Nature prevails here. We arrived in Lanzarote two weeks ago and have stayed far longer than we anticipated. We’ve found our anchorage to be a visual feast, with a cooling north wind that never stops blowing. It sure makes for messy hair.
Now it is nearly time for us to lift the anchor and venture further south into the Canaries. But first, we crammed in a little more Lanzarotte social time. We have so enjoyed it here.
They Grow Wine Here … Very Differently
At first glance, it appears that things don’t grow well on Lanzarotte. Sure, there are pops of purple and scarlet from bougainvillea, and verdancy from the many green palms. But due to the mostly lava soil base, the hills are barrenly beautiful. You might think that all of that harsh barren-ness wouldn’t nurture much botanically, but they actually have a thriving wine culture here. They just have to do things differently.
The solution refined by generations of winemakers has resulted in a unique method. They plant vines down in deep hollows and surround them with stone walls to protect them from the perpetual blow of the north wind. You can read about how they do it here.
Sailors’ Social Times
There are usually around 30 boats bobbing about in the bay with us. They fly a range of nationality flags so it feels a bit like the United Nations of Sailing. Over time, a few of us have gathered a group togeher of ‘non-ARC‘ sailors. We have all connected over the last 5 or 6 months, sharing knowledge, information and plans for our respective Atlantic crossings. And now as we all draw closer to departing while the favourable winds blow, we are getting to meet in real life.
Some like us, have crew arriving into either Gran Canaria or Tenerife. Our son Nick is arriving in just over 2 weeks, and we are now counting the days. Two weeks to go. The Captain is chatting with and coaching our very important land crew support. It’s time to get down to the nitty gritty. If you haven’t yet read it, our Atlantic Crossing plan is here.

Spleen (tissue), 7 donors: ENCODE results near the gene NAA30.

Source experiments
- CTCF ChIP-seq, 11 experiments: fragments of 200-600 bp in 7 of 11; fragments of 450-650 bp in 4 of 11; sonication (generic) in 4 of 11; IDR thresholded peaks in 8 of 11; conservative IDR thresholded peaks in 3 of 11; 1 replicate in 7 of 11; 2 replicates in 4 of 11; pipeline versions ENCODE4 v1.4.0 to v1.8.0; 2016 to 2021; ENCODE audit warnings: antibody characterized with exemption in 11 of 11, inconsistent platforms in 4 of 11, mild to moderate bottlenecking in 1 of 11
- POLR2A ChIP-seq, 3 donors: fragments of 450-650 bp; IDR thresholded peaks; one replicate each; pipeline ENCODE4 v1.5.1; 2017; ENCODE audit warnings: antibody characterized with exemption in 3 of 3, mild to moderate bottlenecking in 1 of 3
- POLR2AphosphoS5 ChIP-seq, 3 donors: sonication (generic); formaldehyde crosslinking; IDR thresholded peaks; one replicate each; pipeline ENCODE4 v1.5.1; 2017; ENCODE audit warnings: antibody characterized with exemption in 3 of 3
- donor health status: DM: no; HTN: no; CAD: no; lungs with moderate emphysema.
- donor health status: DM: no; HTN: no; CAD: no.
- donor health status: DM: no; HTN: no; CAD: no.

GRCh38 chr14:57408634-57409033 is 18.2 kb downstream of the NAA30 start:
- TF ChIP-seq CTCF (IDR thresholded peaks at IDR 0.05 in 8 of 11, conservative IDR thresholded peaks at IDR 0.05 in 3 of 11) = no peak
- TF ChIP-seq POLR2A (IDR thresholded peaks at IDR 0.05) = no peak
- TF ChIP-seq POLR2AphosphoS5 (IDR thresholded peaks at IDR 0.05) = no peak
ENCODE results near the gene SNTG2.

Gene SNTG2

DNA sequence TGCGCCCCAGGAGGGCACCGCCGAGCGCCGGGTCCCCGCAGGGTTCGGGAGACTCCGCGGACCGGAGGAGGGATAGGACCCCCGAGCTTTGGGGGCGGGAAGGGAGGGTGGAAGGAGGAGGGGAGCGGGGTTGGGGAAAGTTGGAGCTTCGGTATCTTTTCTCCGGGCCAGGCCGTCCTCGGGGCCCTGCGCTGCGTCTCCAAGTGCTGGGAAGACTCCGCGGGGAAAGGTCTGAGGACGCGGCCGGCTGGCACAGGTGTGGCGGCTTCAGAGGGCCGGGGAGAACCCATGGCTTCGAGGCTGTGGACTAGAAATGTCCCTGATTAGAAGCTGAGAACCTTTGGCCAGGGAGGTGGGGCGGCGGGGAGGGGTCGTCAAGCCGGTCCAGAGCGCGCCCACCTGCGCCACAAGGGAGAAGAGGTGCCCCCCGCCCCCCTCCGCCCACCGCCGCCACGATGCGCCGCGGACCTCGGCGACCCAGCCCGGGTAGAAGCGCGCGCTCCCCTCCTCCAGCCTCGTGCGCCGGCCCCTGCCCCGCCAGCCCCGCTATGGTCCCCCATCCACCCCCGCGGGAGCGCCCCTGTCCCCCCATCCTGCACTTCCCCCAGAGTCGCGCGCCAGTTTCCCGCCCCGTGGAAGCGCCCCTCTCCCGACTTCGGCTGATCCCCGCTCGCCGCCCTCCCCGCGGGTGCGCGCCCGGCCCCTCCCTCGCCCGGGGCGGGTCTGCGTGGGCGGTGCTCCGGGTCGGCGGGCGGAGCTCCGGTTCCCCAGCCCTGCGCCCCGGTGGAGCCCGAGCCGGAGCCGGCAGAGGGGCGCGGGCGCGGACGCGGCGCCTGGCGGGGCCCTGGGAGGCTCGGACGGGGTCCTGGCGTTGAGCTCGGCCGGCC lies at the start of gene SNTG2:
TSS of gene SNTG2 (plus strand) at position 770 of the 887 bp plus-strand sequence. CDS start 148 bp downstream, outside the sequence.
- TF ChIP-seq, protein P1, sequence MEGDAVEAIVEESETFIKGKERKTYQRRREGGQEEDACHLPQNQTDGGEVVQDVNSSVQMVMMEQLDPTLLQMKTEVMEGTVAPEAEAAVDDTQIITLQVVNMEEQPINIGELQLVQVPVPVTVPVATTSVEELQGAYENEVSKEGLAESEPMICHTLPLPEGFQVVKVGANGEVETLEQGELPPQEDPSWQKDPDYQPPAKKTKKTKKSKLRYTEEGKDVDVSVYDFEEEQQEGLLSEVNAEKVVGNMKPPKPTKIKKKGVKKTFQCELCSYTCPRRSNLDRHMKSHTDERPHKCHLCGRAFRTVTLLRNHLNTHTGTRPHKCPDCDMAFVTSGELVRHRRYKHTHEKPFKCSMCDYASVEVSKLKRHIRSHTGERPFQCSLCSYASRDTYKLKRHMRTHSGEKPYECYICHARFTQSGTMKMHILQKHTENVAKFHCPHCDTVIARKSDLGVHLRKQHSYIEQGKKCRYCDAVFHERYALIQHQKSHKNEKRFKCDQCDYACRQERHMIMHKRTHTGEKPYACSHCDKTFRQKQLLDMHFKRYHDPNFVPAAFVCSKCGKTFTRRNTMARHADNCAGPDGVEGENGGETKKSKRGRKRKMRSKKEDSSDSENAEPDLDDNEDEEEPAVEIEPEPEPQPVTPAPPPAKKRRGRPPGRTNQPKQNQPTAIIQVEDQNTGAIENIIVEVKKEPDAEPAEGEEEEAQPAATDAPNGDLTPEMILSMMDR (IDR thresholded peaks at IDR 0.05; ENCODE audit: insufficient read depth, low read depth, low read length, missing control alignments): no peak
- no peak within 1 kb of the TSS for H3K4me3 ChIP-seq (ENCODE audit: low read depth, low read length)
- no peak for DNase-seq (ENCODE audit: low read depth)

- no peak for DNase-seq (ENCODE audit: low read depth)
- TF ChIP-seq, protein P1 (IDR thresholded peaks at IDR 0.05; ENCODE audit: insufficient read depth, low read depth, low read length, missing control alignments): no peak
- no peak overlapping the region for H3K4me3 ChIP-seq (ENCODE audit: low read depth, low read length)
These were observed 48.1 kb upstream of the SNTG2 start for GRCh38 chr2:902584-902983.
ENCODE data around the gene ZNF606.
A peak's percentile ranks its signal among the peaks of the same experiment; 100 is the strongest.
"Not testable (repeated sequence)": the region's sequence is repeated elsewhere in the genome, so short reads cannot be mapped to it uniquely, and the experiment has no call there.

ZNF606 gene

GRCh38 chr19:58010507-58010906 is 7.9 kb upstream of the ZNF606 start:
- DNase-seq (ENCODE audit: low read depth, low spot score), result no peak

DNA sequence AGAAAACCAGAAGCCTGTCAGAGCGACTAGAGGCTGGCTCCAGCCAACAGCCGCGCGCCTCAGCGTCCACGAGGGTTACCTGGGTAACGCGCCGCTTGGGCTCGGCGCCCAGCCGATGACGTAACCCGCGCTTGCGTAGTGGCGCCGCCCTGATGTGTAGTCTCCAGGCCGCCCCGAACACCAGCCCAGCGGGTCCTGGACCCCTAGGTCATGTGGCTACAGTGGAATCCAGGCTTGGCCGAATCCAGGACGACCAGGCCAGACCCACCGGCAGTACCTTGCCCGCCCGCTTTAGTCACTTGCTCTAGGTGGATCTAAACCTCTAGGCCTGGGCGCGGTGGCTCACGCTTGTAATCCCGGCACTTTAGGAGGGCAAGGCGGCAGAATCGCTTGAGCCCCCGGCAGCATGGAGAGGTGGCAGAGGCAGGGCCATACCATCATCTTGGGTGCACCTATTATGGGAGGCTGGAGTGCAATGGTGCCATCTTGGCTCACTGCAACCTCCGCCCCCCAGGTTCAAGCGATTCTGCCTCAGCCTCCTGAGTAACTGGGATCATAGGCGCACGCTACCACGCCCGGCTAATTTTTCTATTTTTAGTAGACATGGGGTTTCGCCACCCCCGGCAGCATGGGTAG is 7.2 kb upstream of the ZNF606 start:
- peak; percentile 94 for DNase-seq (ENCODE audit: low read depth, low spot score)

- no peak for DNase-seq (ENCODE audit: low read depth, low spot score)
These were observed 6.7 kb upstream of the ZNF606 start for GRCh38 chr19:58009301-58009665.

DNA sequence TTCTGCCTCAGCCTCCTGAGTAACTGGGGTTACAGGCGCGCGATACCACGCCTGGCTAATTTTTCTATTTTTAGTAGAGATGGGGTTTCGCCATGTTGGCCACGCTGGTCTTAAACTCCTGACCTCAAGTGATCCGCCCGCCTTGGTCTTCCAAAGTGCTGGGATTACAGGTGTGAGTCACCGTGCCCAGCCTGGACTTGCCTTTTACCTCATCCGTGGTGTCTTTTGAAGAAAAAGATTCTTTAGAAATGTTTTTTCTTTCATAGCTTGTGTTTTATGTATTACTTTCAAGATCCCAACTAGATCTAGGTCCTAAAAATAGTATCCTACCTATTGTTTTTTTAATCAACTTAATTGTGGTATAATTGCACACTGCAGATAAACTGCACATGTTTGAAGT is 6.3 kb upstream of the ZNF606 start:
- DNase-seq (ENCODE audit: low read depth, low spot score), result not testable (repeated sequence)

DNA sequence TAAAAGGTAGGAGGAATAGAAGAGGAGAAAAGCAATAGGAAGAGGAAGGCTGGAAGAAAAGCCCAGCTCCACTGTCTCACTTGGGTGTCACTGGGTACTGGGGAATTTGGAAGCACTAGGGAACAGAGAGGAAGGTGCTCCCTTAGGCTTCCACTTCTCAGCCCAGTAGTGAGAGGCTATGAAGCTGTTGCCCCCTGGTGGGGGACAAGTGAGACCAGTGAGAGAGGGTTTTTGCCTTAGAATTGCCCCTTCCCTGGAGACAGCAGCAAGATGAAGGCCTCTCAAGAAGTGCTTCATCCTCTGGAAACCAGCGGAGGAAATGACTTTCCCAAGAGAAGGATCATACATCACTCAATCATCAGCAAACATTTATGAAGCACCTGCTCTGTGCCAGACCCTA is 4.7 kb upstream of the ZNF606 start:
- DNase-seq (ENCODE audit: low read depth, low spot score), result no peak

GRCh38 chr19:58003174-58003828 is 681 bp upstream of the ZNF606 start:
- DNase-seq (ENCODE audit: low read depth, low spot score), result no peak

One thing is evident. There is a feeling of comaraderie and caring for each other as we all work to minimise risk and have the safest passage possible. Some friends we won’t see again in real life until we get to the other side – which means Martinique for us.
We relocated a couple of miles away to spend our last night at Playa Blanca. After our social time at the Sailors’ bar, we arrived home last night just as the cloak of darkness on the water arrived. And right on cue, as if to farewell us from our two weeks of living and loving in this place, fireworks were set off. It felt like a little fanfare and resulted with child-like smiles as fireworks often do. You can see our little fireworks display below.
In a way, we’ve been ‘marking time’ as Gran Canaria will be a little bonkers right now, until the ARC departs on Sunday anyway. We have @ 125 nautical miles to travel when we lift the anchor this afternoon. It will be our last overnight non-stop sail until we depart for the Atlantic Crossing in early December.
The forecast is for around 10 knots of wind from behind, with 2.5 metre swells at 13 second intervals. All going well, we will sail past the island of Fuerteventura. The name translates meaning ‘strong wind’ or ‘strong fortune’. There is probably rousing sailing ahead with strong winds in the forecast for this coming weekend, so it is anticipated several other boats will be making the sail south to Gran Canaria when we do.
Any minute now we will get the call up from Marina Rubicon that it’s our turn to fill up with diesel. Price per litre €1.469 fyi, so it’s time to dash. We’re on our way.
See you later Lanzarotte.